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BQX streetcar: Breaking down the cost, route and more

Queens Borough President Melinda Katz called on Amazon to put forth a "substantial and meaningful investment" in the proposed Brooklyn-Queens Connector.

A rendering of the proposed Brooklyn-Queens Connector streetcar

A rendering of the proposed Brooklyn-Queens Connector streetcar in Red Hook, Brooklyn.  Photo Credit: New York City Economic Development Corporation

Queens and Brooklyn are the only boroughs not separated by a body of water, but direct public transit options between the two often can be tedious and time consuming.

Enter: the Brooklyn-Queens Connector, Mayor Bill de Blasio’s proposed streetcar that would link Queens and Brooklyn without having to pass through Manhattan.

With Amazon HQ2 poised to take up residence in Long Island City, the project has returned to the spotlight,   although it wouldn’t be completed until 2029. Borough President Melinda Katz on Monday called on the online retail giant to help pay for its construction.

“A substantial and meaningful investment by Amazon that helps ensure the feasibility of [BQX] would be a fair investment into its new home, and a welcome opportunity for a good corporate neighbor to directly benefit the existing, impacted communities of western Queens,” Katz said in an emailed statement. “The company and the public sector must work together to make investments in necessary transit improvements that will support Queens residents.”

The streetcar proposal, however, has been met with resistance after a report from the city revealed a shorter, more expensive route that would take longer to build and require about $1 billion in federal funding.

Read on to learn more about the streetcar, funding and fare, potential issues and more.

What is the Brooklyn-Queens Connector?

The Brooklyn-Queens Connector, commonly called BQX, is a proposed zero-emission streetcar that would run along 11 miles of waterfront between Astoria and Red Hook.

Where would the BQX stop?

A report released by the city Economic Development Corporation in August outlined potential BQX stops in 11 areas:

  • Astoria
  • Queensbridge
  • Long Island City
  • Newtown Creek Bridge Crossing
  • Greenpoint
  • Williamsburg
  • Brooklyn Navy Yard
  • Downtown Brooklyn
  • Atlantic Avenue
  • Columbia Street Waterfront
  • Red Hook

Why is the route along the waterfront?

As economic hubs in Brooklyn and Queens continue to grow (hello, Amazon HQ2 in LIC) and more New Yorkers commute between the two boroughs, the de Blasio administration aims to create public transit options that don’t follow the Manhattan-centric model that the subways were built on.

The NYC Ferry system, for example, connects Queens, Brooklyn, the Bronx and Manhattan via six routes that have served over 6 million riders since 2017.

The streetcar is projected to increase mobility between Queens and Brooklyn for about 400,000 New Yorkers who live along the waterfront. The BQX would also link up to 13 subway routes, over 30 bus lines and nine ferry landings, according to the EDC report.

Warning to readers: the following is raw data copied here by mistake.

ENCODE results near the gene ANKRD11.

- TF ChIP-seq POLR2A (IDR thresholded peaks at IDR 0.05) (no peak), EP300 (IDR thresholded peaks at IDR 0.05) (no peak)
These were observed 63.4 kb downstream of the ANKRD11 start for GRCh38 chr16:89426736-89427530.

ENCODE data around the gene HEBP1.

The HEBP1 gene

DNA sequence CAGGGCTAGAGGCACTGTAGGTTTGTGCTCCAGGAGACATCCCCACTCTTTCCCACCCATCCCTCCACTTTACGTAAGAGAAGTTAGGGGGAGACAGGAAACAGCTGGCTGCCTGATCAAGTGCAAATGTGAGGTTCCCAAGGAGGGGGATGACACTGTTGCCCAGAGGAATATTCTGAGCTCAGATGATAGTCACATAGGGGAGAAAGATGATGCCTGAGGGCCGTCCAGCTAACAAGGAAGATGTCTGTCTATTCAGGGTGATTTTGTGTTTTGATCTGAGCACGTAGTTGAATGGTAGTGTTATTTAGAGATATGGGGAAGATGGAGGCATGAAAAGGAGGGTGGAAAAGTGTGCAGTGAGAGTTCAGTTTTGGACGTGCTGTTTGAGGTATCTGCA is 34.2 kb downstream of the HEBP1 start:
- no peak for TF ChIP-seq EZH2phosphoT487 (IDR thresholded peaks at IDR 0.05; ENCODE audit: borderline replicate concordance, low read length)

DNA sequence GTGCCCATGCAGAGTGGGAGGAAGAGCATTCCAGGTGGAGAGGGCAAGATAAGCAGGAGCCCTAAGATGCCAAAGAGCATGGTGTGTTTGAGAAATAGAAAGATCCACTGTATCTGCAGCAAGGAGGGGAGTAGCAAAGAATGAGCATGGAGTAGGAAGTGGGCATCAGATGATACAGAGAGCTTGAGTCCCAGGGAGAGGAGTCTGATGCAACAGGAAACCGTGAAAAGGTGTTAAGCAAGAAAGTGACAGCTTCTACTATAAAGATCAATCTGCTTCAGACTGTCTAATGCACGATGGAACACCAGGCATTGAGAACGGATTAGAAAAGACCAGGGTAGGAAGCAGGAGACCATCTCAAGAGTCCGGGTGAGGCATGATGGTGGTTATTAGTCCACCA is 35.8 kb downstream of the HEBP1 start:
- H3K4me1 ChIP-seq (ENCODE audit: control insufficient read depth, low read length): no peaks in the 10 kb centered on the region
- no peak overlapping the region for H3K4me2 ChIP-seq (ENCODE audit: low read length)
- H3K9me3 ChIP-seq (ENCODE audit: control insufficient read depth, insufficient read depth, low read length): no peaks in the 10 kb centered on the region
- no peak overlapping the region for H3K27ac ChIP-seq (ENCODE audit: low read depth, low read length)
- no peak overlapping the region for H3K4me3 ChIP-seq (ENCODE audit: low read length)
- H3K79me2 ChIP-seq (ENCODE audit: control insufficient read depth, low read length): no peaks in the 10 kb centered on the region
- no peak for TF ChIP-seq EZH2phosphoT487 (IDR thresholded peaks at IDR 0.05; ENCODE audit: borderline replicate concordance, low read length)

De Blasio said the streetcar could save some interborough commuters up to 20 minutes in daily travel time.

Critics, however, have pointed out that the proposed route serves many of the same communities that have access to the G train.

How much would the BQX cost to ride?

The fare for a single ride would be set at $2.75, which is the same cost as a swipe of a MetroCard (for now). Customers would be able to transfer for free to connecting MTA subway and bus routes.

When would the project be completed?

If the proposal is approved by the City Council in its current form, the BQX would be completed by 2029. But first, the city has to conduct an environmental impact review. Once the review is completed, the proposal will need to go through the city’s Uniform Land Use Review Procedure (ULURP) — a series of governmental hoops the project will need to jump through before it lands at the feet of the City Council for a vote.

Where is the funding coming from?

The project is expected to cost $2.7 billion to complete. The streetcar would generate about $30 billion in economic impact and up to $1.4 billion through a financing tactic called value capturing. Initially, de Blasio said the entire project would be paid for through value capturing, which involves increasing tax revenue and rising property tax values along the route, but the EDC’s report showed it would only cover about half of the cost. The other half of the funding would come from the federal government.

What concerns have been raised about the BQX?

In addition to the route being too similar to the G train, critics have questioned the resiliency of an above-ground transportation system being constructed so close to flood-prone areas. Others, including City Councilman Jimmy Van Bramer, have pointed out that de Blasio would no longer be in office by the streetcar’s expected completion date in 2029.

"We need solutions and we need them now,” Van Bramer said of the streetcar project in October.

Tom Angotti, professor emeritus of Urban Policy and Planning at Hunter College, has said he could see the BQX streetcar becoming a zombie project that the next mayor could eliminate.

With Vincent Barone


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